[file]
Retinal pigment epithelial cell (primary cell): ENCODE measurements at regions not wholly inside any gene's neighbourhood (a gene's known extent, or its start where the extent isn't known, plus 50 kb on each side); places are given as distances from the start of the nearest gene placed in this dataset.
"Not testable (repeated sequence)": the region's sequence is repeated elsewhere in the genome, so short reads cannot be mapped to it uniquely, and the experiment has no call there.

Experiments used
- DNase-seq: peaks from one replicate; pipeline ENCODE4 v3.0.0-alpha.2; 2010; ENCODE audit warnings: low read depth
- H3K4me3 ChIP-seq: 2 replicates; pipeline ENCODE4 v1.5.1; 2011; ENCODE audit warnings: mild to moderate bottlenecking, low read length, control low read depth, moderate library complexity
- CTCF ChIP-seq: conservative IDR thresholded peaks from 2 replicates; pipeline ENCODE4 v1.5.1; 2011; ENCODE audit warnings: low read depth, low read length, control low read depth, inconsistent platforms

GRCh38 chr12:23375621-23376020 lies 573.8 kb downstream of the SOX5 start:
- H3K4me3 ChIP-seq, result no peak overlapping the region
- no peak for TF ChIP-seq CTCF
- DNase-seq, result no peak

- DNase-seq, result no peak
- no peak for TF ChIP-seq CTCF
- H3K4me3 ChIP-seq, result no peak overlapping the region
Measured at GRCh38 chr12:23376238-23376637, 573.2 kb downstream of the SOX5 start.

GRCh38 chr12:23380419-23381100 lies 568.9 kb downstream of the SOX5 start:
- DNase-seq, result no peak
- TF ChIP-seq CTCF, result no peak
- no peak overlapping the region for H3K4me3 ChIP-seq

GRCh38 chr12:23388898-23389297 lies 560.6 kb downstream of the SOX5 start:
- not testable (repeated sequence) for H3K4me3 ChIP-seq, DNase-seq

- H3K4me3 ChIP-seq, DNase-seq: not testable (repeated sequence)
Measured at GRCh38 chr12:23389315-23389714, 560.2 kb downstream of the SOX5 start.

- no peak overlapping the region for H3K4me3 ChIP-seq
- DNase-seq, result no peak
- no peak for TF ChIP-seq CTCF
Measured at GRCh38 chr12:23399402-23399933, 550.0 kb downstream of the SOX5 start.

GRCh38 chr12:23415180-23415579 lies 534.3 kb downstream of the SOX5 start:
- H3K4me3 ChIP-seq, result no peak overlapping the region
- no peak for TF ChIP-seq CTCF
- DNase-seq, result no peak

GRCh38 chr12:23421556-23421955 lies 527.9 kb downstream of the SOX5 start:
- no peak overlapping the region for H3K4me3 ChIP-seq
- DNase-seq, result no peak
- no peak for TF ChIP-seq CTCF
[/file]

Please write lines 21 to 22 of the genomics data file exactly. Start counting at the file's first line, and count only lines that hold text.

- H3K4me3 ChIP-seq, DNase-seq: not testable (repeated sequence)
Measured at GRCh38 chr12:23389315-23389714, 560.2 kb downstream of the SOX5 start.